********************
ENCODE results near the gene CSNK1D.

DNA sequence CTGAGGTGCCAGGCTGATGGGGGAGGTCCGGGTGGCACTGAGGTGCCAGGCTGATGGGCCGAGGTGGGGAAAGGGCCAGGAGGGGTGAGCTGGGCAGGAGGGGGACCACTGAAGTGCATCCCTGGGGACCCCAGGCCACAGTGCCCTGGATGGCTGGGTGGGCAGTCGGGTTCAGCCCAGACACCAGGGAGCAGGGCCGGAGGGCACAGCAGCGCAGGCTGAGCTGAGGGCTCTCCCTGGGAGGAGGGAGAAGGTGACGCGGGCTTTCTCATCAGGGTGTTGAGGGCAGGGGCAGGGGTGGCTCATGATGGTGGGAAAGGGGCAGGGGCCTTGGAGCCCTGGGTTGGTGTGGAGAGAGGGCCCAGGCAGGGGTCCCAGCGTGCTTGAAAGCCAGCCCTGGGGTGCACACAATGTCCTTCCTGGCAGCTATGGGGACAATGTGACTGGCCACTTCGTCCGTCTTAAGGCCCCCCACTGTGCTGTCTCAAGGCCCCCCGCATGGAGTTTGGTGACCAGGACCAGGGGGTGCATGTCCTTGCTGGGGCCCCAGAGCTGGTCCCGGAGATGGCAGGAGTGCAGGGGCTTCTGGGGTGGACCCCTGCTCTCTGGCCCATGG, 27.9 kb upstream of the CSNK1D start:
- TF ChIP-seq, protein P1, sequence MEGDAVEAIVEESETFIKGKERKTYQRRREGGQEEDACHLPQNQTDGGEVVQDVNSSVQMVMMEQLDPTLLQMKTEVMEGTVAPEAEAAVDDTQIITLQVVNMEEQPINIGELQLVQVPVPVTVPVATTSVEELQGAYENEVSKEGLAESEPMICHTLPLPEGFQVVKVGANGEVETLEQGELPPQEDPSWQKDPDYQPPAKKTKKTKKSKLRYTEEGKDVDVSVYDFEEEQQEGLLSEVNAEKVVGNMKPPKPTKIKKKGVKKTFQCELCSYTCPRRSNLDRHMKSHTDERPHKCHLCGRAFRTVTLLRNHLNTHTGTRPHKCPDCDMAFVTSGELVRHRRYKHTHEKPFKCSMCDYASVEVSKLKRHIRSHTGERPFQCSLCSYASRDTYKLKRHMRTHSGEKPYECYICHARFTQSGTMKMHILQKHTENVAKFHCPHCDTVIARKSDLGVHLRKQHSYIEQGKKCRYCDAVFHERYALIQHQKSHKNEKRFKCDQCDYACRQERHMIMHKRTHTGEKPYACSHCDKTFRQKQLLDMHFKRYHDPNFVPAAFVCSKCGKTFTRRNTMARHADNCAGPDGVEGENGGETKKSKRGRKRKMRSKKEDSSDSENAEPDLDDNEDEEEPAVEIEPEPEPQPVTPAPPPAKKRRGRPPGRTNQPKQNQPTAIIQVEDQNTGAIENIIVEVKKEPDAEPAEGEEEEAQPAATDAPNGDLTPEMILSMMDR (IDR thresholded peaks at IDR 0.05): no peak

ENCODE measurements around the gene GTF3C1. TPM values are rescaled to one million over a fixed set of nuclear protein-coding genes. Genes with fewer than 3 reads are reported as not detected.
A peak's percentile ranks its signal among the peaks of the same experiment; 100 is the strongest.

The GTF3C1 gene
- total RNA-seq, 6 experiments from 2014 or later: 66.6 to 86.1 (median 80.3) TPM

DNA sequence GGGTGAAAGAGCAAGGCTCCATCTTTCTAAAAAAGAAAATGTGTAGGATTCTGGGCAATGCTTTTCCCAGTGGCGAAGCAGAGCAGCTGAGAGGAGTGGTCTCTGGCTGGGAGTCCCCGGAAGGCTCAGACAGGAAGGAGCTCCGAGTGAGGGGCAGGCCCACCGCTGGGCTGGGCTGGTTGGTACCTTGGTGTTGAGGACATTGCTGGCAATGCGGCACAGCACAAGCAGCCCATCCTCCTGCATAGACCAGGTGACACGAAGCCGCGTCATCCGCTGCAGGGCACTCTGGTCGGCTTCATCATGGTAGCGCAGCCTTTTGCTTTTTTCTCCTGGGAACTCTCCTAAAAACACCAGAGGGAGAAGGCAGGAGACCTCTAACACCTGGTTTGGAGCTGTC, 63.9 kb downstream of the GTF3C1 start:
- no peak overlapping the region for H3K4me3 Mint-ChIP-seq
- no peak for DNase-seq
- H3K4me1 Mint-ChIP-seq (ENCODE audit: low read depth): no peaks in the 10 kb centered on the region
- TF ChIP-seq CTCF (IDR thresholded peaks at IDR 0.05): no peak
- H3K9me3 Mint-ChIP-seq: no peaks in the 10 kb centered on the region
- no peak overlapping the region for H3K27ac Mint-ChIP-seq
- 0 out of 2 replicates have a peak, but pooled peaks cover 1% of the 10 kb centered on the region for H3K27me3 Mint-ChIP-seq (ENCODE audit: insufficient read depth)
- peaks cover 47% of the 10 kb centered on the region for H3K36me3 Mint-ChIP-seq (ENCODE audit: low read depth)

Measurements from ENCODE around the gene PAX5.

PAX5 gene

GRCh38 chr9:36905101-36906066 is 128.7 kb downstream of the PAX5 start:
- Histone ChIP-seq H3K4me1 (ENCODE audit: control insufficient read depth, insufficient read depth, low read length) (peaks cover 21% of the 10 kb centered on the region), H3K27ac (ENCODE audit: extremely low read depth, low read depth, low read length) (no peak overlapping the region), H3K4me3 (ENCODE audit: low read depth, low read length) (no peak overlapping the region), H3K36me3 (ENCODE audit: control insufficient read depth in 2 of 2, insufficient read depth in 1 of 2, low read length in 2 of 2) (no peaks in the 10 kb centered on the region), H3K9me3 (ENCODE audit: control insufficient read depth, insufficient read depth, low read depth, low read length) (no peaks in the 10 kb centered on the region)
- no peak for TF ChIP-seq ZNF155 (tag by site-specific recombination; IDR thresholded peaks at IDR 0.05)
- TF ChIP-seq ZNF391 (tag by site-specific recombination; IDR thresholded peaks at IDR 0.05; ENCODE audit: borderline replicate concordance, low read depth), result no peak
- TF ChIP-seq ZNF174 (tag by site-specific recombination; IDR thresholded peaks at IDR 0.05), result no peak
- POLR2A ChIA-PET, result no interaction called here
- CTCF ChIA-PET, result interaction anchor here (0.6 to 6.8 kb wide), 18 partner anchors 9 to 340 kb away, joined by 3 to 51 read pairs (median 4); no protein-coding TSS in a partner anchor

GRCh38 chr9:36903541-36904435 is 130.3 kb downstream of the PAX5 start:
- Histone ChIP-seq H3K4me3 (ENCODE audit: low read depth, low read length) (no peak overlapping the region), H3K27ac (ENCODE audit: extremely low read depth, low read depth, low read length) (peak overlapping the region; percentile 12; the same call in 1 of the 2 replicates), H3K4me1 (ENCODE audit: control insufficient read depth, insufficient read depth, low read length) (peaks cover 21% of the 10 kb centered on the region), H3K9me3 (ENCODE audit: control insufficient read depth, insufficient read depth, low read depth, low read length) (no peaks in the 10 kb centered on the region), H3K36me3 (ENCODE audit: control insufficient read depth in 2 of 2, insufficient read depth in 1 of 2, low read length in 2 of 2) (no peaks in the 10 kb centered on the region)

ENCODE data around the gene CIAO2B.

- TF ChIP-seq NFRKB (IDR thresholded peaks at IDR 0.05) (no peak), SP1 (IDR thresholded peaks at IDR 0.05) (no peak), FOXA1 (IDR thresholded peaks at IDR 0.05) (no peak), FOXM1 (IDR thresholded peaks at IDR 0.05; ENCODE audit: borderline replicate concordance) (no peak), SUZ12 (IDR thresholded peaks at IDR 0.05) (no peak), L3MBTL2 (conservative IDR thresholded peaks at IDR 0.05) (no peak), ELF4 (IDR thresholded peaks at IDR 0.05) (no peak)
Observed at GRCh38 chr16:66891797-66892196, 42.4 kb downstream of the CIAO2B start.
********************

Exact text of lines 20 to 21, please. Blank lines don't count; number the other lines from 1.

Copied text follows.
- Histone ChIP-seq H3K4me1 (ENCODE audit: control insufficient read depth, insufficient read depth, low read length) (peaks cover 21% of the 10 kb centered on the region), H3K27ac (ENCODE audit: extremely low read depth, low read depth, low read length) (no peak overlapping the region), H3K4me3 (ENCODE audit: low read depth, low read length) (no peak overlapping the region), H3K36me3 (ENCODE audit: control insufficient read depth in 2 of 2, insufficient read depth in 1 of 2, low read length in 2 of 2) (no peaks in the 10 kb centered on the region), H3K9me3 (ENCODE audit: control insufficient read depth, insufficient read depth, low read depth, low read length) (no peaks in the 10 kb centered on the region)
- no peak for TF ChIP-seq ZNF155 (tag by site-specific recombination; IDR thresholded peaks at IDR 0.05)